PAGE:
ASH v. TYSON FOODS
Ash, an African American and an employee at a Tyson Foods poultry plant, was passed over for a promotion and sued the company for employment discrimination under Title VII of the Civil Rights Act of 1964. A jury found for Ash and awarded damages, but the District Court granted Tyson's motion for judgment as a matter of law, and ordered a new trial. The Eleventh Circuit Court of Appeals upheld the District Court's order, finding that the evidence presented by Ash was insufficient to support the damages awarded. Tyson claimed that Ash had been passed over for a more qualified employee, and in response Ash introduced evidence of his own superior qualifications in order to show that Tyson's reason was merely a pretext. The Circuit Court held that Ash's evidence did not meet the standard for establishing pretext: the disparity in qualifications needed to be "so apparent as virtually to jump off the page and slap you in the face." In the course of its opinion, the Eleventh Circuit also held that the Tyson plant manager's use of the word "boy" to refer to Ash was not evidence of racial animus, because it was never coupled with racial classifications.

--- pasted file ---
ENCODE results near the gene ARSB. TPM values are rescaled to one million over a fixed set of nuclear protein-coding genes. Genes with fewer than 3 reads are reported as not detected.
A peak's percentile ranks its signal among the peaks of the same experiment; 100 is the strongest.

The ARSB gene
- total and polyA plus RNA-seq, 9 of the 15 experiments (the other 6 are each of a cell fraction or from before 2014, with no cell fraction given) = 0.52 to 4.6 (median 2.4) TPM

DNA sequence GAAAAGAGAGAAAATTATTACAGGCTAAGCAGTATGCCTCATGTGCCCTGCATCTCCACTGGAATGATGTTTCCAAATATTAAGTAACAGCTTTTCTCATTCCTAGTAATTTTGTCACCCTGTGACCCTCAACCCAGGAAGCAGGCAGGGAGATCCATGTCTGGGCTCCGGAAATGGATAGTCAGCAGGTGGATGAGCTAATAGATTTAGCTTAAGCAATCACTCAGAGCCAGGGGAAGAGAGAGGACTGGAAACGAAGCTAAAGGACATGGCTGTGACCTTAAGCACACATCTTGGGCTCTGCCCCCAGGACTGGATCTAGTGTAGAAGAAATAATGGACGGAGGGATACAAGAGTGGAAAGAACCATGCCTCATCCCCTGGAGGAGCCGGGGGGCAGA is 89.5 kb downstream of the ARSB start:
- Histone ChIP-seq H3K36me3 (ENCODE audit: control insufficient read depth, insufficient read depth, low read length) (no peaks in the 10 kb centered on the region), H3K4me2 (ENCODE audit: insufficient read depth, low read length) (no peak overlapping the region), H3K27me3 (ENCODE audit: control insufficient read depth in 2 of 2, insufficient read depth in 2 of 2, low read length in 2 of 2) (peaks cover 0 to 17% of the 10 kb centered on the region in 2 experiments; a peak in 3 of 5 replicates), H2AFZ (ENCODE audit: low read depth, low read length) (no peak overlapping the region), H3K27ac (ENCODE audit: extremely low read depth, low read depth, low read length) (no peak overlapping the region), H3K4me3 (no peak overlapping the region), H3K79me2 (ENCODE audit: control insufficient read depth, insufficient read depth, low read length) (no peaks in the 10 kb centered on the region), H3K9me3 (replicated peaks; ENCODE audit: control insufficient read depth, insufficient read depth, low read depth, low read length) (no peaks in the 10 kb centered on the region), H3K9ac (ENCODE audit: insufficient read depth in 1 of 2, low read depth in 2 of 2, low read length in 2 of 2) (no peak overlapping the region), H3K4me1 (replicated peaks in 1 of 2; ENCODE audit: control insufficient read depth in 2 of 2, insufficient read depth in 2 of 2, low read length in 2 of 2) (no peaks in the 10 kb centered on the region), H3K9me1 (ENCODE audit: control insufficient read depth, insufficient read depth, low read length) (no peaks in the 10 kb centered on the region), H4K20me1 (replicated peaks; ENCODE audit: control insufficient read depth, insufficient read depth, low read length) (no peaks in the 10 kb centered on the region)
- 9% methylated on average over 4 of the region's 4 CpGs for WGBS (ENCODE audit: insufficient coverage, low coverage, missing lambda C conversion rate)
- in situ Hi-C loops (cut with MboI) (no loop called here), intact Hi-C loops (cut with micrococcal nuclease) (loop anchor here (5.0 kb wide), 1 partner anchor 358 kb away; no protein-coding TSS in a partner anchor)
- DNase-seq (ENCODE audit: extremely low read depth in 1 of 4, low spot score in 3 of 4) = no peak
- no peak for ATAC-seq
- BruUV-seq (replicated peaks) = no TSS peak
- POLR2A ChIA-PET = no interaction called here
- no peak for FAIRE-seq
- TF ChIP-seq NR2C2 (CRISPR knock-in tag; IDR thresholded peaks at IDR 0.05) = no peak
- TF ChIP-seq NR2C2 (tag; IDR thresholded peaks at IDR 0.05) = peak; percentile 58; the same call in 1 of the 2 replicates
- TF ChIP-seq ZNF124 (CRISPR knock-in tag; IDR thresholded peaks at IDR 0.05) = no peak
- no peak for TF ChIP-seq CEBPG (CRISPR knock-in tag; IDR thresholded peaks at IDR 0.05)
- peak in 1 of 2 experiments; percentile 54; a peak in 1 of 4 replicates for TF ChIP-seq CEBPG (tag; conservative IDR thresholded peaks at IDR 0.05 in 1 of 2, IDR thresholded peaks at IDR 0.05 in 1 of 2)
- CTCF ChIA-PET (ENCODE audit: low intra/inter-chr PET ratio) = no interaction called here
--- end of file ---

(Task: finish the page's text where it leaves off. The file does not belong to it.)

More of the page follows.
(1) Did the Circuit Court use the proper standard of evidence for establishing that an employer's asserted nondiscriminatory reason for a hiring decision is pretextual? (2) Can an employer's use of the word "boy" to refer to an employee ever be evidence of racial animus?
Legal provision: Civil Rights Act of 1964, Title VII
No and Yes. In an anonymous and unanimous per curiam opinion, the Court ruled that the Eleventh Circuit had made two separate errors in its decision. First, the Court found the Circuit Court's "jump off the page and slap you in the face" image to be "unhelpful and imprecise as an elaboration of the standard." The Court did not precisely define the standard for pretext claims based on superior qualifications or rule on whether Ash necessarily had established pretext. Second, the Court held that while the word "boy" is not always evidence of racism, it not always benign either. The meaning depends "on various factors including context, inflection, tone of voice, local custom, and historical usage," and not on the presence of racial modifiers like "black" or "white." The Circuit Court's decision was reversed, and the Circuit Court was instructed to determine whether the errors were essential to the outcome of the case.